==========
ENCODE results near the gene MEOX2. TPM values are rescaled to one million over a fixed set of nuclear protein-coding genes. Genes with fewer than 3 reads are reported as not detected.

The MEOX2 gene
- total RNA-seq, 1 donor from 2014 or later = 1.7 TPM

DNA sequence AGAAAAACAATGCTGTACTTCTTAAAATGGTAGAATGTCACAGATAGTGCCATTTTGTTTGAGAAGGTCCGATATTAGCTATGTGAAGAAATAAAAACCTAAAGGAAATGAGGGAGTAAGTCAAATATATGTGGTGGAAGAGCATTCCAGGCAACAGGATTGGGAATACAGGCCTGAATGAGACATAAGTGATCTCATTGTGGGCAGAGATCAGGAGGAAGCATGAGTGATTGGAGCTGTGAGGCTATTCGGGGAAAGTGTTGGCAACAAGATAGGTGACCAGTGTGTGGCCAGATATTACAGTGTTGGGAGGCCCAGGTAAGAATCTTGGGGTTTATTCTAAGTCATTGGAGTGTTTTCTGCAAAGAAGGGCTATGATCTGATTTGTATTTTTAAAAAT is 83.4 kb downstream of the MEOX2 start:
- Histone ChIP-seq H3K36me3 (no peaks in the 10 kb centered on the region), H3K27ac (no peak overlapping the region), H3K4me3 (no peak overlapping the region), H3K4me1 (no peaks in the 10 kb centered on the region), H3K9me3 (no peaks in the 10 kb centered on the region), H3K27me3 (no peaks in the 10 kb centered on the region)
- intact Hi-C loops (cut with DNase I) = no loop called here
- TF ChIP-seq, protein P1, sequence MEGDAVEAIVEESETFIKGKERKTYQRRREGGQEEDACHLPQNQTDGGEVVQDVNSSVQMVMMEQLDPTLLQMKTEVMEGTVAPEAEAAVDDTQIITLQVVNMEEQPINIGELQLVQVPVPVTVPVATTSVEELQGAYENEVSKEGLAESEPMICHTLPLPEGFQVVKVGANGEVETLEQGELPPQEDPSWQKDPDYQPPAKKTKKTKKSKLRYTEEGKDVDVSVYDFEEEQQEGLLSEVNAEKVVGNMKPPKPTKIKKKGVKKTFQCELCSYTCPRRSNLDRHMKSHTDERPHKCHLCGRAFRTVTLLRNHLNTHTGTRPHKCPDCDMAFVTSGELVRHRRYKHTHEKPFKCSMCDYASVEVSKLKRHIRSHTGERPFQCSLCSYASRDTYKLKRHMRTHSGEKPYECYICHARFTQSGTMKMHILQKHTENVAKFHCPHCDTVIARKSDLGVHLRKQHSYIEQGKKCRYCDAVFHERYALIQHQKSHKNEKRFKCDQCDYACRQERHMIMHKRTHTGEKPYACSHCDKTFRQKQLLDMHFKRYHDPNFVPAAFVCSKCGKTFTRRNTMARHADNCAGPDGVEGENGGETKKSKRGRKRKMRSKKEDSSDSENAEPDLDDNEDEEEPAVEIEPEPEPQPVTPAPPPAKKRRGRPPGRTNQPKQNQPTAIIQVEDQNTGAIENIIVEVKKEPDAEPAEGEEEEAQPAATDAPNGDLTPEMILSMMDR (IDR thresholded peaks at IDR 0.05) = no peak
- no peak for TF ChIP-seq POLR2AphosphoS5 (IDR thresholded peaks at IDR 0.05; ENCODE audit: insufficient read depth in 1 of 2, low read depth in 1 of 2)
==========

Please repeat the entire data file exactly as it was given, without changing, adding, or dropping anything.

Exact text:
ENCODE results near the gene MEOX2. TPM values are rescaled to one million over a fixed set of nuclear protein-coding genes. Genes with fewer than 3 reads are reported as not detected.

The MEOX2 gene
- total RNA-seq, 1 donor from 2014 or later = 1.7 TPM

DNA sequence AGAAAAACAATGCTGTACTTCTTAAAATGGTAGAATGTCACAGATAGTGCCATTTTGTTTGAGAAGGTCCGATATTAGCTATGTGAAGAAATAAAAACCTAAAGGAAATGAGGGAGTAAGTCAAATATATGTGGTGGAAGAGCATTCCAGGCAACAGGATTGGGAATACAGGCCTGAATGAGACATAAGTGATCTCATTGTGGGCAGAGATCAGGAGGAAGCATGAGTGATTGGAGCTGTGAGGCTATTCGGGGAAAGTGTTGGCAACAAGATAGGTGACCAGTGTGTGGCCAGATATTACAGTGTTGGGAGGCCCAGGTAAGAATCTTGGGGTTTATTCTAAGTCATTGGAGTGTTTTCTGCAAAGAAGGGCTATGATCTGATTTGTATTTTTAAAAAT is 83.4 kb downstream of the MEOX2 start:
- Histone ChIP-seq H3K36me3 (no peaks in the 10 kb centered on the region), H3K27ac (no peak overlapping the region), H3K4me3 (no peak overlapping the region), H3K4me1 (no peaks in the 10 kb centered on the region), H3K9me3 (no peaks in the 10 kb centered on the region), H3K27me3 (no peaks in the 10 kb centered on the region)
- intact Hi-C loops (cut with DNase I) = no loop called here
- TF ChIP-seq, protein P1, sequence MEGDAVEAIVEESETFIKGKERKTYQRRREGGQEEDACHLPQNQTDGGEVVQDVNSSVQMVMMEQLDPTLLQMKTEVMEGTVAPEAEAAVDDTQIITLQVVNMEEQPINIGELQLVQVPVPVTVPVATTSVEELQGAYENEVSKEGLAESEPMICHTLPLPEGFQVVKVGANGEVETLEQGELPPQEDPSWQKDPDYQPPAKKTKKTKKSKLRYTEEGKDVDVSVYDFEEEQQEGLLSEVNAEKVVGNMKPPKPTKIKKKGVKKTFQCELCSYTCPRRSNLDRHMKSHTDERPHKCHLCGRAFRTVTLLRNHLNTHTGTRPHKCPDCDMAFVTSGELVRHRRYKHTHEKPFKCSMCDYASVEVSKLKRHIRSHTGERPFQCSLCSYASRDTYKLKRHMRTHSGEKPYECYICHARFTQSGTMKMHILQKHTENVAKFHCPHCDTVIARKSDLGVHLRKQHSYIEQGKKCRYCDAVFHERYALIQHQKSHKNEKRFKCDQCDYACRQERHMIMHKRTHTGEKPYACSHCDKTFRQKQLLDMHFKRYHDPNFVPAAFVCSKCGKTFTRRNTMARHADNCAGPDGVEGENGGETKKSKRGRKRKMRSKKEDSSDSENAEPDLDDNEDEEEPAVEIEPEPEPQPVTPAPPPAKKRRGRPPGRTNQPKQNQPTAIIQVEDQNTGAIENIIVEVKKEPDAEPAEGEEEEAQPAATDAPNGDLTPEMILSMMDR (IDR thresholded peaks at IDR 0.05) = no peak
- no peak for TF ChIP-seq POLR2AphosphoS5 (IDR thresholded peaks at IDR 0.05; ENCODE audit: insufficient read depth in 1 of 2, low read depth in 1 of 2)